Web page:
Republican presidential candidate Donald Trump was rushed offstage by the Secret Service during a rally in Nevada Saturday night, but returned within minutes. 

The agency said in a statement that Trump was removed from the stage at the Reno-Sparks Convention Center after someone shouted “Gun!”, causing a commotion. The Secret Service said that one person was apprehended and no weapon was found after a search of the surrounding area. 

KRXI reported that one man holding a “Republicans Against Trump” sign was briefly detained and was later released from custody.

A source told Fox News that someone in the crowd saw another attendee reach around his back and toward his waistband. The first person shouted “Gun!” several times, sparking panic right in front of the stage where Trump was speaking. 

Two Secret Service agents quickly surrounded Trump before hustling him off the stage. Trump returned moments later and told the crowd,” “Nobody said it was going to be easy for us. But we will never be stopped. Never, ever be stopped.”

Witness David Newton told the Reno Gazette-Journal that the man holding the sign was trying to get closer to the stage just before the disturbance.

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“He had something on his belly. I don’t know what it was,” Newton told the paper. “Somebody yelled ‘gun’ and everyone jumped on him. My friend put his knee on his head, but he kept getting up.”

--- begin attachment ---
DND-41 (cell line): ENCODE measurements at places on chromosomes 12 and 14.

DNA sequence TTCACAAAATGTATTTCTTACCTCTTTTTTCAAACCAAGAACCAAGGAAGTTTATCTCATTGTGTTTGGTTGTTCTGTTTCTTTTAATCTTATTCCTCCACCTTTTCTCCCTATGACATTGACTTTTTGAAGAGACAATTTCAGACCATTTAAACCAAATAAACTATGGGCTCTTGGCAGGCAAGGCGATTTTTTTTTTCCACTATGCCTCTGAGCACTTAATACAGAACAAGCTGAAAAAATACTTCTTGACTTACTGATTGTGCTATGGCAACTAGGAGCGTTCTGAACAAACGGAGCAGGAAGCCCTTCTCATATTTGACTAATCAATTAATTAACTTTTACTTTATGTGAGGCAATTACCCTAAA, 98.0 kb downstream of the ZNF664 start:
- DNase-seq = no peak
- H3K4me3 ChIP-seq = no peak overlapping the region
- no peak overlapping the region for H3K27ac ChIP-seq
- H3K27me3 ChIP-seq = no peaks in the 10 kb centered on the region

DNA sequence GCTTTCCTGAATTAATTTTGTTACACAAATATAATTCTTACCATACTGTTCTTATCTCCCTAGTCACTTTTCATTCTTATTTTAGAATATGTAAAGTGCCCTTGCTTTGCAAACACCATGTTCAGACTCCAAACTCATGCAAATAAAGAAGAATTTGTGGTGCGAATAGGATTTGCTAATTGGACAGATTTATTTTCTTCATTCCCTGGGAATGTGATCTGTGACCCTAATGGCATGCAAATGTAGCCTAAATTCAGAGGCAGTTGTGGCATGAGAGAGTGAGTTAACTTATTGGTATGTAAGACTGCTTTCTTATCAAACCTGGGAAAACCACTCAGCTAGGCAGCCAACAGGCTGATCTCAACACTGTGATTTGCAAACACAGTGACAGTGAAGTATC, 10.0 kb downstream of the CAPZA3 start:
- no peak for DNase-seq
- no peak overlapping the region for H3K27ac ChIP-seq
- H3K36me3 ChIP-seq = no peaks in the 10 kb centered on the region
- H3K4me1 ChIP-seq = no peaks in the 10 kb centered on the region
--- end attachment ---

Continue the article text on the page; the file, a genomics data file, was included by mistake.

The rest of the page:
After the incident, Trump’s son, Donald Jr. and top campaign aide Dan Scavino falsely claimed that there had been an “assassination attempt” against the candidate even though no weapon was found.

Both men re-tweeted a message that read, “Hillary ran away from rain today [at a rally in Florida]. Trump is back on stage minutes after assassination attempt.”

At Trump’s next rally in Denver, a pastor, introduced as Father Andre Y-Sebastian Mahanna, also falsely called the Reno incident “an attempt of murder against Mr. Trump.” Mahanna blamed the incident on the media for inciting hate against the Republican nominee.

The Secret Service statement noted that magnetometers are used at presidential campaign sites.

“All general public attending these events must go through a magnetometer screening prior to entering a protected area,” the agency said.

Fox News’ John Roberts and the Associated Press contributed to this report.